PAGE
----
Updates to Fear and Loathing.

Well, that was exciting. I’ve received a few emails of support from colleagues saying “Absolutely, good job.” etc. for which I am most grateful. I’ve received a couple of responses where people say “But it was so much better before we had to do all this.” which I sympathize with, but is quite frankly…useless.

Most surprisingly I have had two (count them: 2) responses from people saying that they like what I said, they agree, but they can’t publicly support me because they’ll get in trouble. Which is…wow…really? That’s a thing?

Not impressive, book trade, not impressive at all. What’s the point in hiring people to help you, if you aren’t prepared to help them? Presumably you want your business to be full of smart, adaptable people with a great breadth of knowledge? Well those aren’t usually qualities that go hand in hand with blind obedience or adherence to the party line… I hope.

In addition I received the usual smart and informed opinion from Brooke Palmieri, who is pretty much my go to benchmark for the veracity and sense of anything I say.  I also received this:

Erm, thank you Victorian Approval Wolf...

Erm, thank you Victorian Approval Wolf…

Which was nice.

The only other response so far has been from a book-dealer that under normal circumstances I have the appropriate amount of respect and affection for; but on this occasion decided for reasons of his own to describe the relationship between bookseller and abebooks as similar to “being a battered wife.”



*shakes head vehemently

Absolutely not.

Let’s not do this; let’s not take serious and traumatising real life issues and attempt to shoehorn them into our petty, often greed and personality based issues with the fact that we are no longer permitted to do whatever we please in our chosen profession. Not ever.

The general consensus seems to be that this is a time for everybody to be pooling their respective skills and intelligence and generally trying to salvage the situation. I shall obviously detail the best strategies for doing this in my upcoming book and lecture tour “Fallout Boy; or One Bookseller’s Adventures in Post-Apocalypse Bookselling.” (copyright; Jonathan Kearns…also available as an e-book).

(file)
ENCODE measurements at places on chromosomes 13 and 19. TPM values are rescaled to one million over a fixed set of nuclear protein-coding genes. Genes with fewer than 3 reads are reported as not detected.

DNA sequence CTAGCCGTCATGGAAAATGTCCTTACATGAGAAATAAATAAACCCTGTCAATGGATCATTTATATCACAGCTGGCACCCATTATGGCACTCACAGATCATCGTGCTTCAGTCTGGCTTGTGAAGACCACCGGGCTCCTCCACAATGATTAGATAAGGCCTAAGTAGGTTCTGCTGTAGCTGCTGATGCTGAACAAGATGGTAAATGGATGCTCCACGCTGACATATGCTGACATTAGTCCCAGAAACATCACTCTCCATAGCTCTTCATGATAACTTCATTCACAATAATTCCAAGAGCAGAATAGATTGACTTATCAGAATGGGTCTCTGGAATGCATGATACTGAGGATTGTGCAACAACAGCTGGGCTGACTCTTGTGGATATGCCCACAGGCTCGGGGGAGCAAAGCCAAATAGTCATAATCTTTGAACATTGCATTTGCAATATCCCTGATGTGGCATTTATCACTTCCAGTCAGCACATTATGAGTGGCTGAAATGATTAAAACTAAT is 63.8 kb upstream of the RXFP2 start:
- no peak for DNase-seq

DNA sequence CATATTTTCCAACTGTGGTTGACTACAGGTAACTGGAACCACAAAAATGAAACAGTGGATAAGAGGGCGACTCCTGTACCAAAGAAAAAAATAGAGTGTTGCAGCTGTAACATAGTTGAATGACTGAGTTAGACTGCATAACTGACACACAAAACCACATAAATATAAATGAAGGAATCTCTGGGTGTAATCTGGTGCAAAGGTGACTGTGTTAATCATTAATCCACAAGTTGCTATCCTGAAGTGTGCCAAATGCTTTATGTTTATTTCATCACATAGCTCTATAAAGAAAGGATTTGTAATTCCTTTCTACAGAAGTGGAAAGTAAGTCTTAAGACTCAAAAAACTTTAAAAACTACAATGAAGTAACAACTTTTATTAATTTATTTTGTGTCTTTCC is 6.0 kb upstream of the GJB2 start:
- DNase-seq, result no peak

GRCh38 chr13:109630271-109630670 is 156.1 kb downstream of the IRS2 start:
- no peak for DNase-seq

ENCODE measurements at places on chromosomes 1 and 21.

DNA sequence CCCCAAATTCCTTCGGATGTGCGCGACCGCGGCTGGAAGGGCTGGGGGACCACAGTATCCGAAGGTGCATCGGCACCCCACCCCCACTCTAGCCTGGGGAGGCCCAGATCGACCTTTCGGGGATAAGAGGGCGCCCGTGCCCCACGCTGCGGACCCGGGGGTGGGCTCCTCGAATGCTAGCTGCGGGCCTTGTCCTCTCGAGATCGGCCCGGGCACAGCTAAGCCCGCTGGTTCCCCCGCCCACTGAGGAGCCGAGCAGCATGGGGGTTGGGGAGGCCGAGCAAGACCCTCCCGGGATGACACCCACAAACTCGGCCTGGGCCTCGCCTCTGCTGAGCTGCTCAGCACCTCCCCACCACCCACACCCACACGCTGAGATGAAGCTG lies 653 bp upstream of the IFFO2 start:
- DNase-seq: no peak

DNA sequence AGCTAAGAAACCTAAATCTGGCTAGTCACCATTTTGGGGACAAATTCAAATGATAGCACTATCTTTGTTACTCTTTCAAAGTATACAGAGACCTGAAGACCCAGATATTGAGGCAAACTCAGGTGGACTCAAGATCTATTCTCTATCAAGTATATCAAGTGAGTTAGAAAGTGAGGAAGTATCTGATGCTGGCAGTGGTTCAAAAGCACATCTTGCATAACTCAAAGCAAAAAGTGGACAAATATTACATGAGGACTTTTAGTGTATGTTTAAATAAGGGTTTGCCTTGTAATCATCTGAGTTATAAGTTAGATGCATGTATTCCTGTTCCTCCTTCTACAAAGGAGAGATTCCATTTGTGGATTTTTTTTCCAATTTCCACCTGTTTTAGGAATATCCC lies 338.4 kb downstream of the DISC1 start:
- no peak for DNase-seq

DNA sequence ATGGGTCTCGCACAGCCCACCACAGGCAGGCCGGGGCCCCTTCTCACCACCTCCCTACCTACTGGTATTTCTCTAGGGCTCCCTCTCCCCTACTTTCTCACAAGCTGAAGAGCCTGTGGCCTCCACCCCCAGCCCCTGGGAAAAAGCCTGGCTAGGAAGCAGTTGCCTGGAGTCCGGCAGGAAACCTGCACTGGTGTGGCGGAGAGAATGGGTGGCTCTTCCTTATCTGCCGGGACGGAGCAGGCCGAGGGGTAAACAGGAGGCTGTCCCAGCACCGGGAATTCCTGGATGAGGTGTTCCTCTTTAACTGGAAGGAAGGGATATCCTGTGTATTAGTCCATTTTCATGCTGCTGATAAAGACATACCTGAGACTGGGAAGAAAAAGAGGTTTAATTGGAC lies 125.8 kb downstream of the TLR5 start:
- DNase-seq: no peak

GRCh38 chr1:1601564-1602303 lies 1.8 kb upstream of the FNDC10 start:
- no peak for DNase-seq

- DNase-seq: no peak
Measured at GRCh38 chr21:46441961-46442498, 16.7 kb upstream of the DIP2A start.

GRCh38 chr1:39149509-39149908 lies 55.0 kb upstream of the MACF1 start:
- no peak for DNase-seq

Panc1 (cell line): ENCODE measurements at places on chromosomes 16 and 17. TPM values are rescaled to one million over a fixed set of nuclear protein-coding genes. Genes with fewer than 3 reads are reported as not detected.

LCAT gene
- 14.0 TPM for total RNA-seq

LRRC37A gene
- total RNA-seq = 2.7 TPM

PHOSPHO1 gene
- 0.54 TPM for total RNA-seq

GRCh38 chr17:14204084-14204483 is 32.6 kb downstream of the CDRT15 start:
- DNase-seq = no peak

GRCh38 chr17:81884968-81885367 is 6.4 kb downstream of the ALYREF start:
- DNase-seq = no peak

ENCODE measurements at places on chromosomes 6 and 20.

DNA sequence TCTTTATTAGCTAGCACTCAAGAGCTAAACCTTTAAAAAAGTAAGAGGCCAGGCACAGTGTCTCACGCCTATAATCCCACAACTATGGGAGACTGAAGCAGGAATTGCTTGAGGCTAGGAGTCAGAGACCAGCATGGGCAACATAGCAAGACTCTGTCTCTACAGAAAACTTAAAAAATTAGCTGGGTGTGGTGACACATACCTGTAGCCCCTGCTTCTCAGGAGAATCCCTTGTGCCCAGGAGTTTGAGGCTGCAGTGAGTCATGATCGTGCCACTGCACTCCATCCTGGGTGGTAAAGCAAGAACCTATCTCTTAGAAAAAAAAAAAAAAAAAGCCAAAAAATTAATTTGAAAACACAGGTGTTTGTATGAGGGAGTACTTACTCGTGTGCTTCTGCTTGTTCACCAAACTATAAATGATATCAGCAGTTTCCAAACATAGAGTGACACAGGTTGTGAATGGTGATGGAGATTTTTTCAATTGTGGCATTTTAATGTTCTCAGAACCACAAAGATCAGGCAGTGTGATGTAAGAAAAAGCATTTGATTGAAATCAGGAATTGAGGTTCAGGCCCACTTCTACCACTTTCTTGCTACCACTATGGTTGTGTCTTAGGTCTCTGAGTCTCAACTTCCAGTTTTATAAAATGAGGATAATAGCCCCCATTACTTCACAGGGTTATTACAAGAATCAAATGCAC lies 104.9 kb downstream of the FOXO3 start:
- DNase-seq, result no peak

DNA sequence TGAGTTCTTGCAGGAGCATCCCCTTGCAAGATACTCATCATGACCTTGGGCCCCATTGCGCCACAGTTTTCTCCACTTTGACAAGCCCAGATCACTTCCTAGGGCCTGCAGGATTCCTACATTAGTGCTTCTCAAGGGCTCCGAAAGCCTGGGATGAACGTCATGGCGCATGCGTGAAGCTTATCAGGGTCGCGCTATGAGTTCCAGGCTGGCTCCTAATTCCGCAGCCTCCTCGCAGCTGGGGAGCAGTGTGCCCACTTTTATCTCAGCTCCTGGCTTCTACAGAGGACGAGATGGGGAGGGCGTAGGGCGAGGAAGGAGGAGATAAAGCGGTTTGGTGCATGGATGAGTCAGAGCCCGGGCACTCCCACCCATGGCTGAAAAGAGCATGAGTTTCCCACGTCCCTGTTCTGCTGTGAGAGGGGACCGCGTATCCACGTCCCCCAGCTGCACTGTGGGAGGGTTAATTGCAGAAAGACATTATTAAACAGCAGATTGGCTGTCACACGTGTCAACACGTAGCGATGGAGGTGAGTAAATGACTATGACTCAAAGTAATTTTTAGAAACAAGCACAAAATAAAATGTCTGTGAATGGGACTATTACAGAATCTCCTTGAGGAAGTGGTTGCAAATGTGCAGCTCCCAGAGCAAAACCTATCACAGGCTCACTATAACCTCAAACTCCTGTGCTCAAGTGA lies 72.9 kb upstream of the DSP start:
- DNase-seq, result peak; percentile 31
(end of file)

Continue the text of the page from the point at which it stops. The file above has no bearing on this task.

I fully understand that abebooks and more remotely Amazon are not to the taste of every bookseller, but the bottom line is that they sell our books to customers we otherwise might not have been able to sell books to. Customers that then become ours. I am still totally at a loss why this isn’t considered to be a useful service, and a basis of opportunity that can be built upon.

Booksellers have always adapted swiftly and effectively to changes in their theatre of operations…the risky nature of bookselling in say, 16th Century Germany (as just one example) gave rise to many of the strategies that we still utilise today. Bookseller’s co-own stock, co-operate on shipping, printing and distribution, proxy for each other over large distances and blithely operate on lines of credit in a manner unknown to most modern businesses.  Traditionally our closest ties have been not with princes or great thinkers but with rag and bone men. One of Koberger’s most successful book selling outlets was not a printer’s front office or a pleasantly appointed shop, but the back room of a pub.

You can be sure that there’s a bookseller somewhere in Mos Eisley, there’s definitely one in the slums of King’s Landing, and I personally recommend the one on Tortuga, just don’t eat the long pig sandwiches.